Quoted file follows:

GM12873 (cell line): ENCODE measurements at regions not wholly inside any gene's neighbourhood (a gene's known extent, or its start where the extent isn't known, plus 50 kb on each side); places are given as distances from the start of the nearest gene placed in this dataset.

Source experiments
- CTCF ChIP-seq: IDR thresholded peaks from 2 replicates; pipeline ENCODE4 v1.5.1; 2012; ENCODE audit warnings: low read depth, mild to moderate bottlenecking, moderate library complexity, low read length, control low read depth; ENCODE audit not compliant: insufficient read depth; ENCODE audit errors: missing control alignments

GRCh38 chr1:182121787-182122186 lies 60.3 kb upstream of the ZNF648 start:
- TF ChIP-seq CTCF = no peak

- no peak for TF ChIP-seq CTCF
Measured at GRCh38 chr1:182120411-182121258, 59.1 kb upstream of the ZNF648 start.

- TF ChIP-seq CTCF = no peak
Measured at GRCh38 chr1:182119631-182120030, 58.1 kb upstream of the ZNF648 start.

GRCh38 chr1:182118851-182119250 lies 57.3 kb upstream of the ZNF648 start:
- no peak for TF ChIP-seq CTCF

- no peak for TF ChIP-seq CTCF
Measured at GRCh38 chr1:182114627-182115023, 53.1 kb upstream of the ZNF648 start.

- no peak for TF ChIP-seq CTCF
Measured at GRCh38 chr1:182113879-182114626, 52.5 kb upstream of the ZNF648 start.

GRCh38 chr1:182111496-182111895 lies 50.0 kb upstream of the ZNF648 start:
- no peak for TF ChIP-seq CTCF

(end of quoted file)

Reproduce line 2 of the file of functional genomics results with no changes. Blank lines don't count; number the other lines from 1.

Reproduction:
Source experiments